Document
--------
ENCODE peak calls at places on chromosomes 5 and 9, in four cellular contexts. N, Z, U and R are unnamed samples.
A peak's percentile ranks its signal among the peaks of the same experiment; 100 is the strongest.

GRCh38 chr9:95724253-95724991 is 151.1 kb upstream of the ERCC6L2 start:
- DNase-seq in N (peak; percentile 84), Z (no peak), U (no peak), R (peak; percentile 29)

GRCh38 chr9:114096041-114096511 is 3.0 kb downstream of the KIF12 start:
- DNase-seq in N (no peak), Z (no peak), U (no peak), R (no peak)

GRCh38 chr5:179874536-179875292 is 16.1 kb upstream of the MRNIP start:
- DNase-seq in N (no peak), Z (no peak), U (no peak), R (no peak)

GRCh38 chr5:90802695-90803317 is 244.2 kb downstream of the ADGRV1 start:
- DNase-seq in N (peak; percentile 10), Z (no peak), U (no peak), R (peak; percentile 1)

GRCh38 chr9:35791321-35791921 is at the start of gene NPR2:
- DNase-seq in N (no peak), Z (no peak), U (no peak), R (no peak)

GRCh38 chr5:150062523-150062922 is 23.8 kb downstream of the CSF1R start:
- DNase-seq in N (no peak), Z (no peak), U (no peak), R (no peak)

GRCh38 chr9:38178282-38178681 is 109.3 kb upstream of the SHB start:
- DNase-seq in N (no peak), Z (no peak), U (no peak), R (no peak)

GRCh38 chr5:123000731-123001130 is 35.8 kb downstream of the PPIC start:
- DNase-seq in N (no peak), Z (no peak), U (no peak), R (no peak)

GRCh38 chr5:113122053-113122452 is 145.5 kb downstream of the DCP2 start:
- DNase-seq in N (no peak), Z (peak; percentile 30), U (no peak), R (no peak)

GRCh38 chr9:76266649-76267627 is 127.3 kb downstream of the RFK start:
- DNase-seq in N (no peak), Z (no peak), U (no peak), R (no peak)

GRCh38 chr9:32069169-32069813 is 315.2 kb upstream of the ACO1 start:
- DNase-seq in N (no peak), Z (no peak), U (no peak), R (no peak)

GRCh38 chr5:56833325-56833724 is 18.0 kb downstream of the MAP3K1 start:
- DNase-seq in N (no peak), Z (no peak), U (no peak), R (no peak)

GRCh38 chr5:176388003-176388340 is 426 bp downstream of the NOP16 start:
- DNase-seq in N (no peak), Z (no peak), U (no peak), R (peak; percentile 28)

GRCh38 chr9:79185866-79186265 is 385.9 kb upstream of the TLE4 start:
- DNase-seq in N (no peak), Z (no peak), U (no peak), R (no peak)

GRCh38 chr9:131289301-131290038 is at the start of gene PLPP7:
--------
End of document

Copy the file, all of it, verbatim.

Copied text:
ENCODE peak calls at places on chromosomes 5 and 9, in four cellular contexts. N, Z, U and R are unnamed samples.
A peak's percentile ranks its signal among the peaks of the same experiment; 100 is the strongest.

GRCh38 chr9:95724253-95724991 is 151.1 kb upstream of the ERCC6L2 start:
- DNase-seq in N (peak; percentile 84), Z (no peak), U (no peak), R (peak; percentile 29)

GRCh38 chr9:114096041-114096511 is 3.0 kb downstream of the KIF12 start:
- DNase-seq in N (no peak), Z (no peak), U (no peak), R (no peak)

GRCh38 chr5:179874536-179875292 is 16.1 kb upstream of the MRNIP start:
- DNase-seq in N (no peak), Z (no peak), U (no peak), R (no peak)

GRCh38 chr5:90802695-90803317 is 244.2 kb downstream of the ADGRV1 start:
- DNase-seq in N (peak; percentile 10), Z (no peak), U (no peak), R (peak; percentile 1)

GRCh38 chr9:35791321-35791921 is at the start of gene NPR2:
- DNase-seq in N (no peak), Z (no peak), U (no peak), R (no peak)

GRCh38 chr5:150062523-150062922 is 23.8 kb downstream of the CSF1R start:
- DNase-seq in N (no peak), Z (no peak), U (no peak), R (no peak)

GRCh38 chr9:38178282-38178681 is 109.3 kb upstream of the SHB start:
- DNase-seq in N (no peak), Z (no peak), U (no peak), R (no peak)

GRCh38 chr5:123000731-123001130 is 35.8 kb downstream of the PPIC start:
- DNase-seq in N (no peak), Z (no peak), U (no peak), R (no peak)

GRCh38 chr5:113122053-113122452 is 145.5 kb downstream of the DCP2 start:
- DNase-seq in N (no peak), Z (peak; percentile 30), U (no peak), R (no peak)

GRCh38 chr9:76266649-76267627 is 127.3 kb downstream of the RFK start:
- DNase-seq in N (no peak), Z (no peak), U (no peak), R (no peak)

GRCh38 chr9:32069169-32069813 is 315.2 kb upstream of the ACO1 start:
- DNase-seq in N (no peak), Z (no peak), U (no peak), R (no peak)

GRCh38 chr5:56833325-56833724 is 18.0 kb downstream of the MAP3K1 start:
- DNase-seq in N (no peak), Z (no peak), U (no peak), R (no peak)

GRCh38 chr5:176388003-176388340 is 426 bp downstream of the NOP16 start:
- DNase-seq in N (no peak), Z (no peak), U (no peak), R (peak; percentile 28)

GRCh38 chr9:79185866-79186265 is 385.9 kb upstream of the TLE4 start:
- DNase-seq in N (no peak), Z (no peak), U (no peak), R (no peak)

GRCh38 chr9:131289301-131290038 is at the start of gene PLPP7: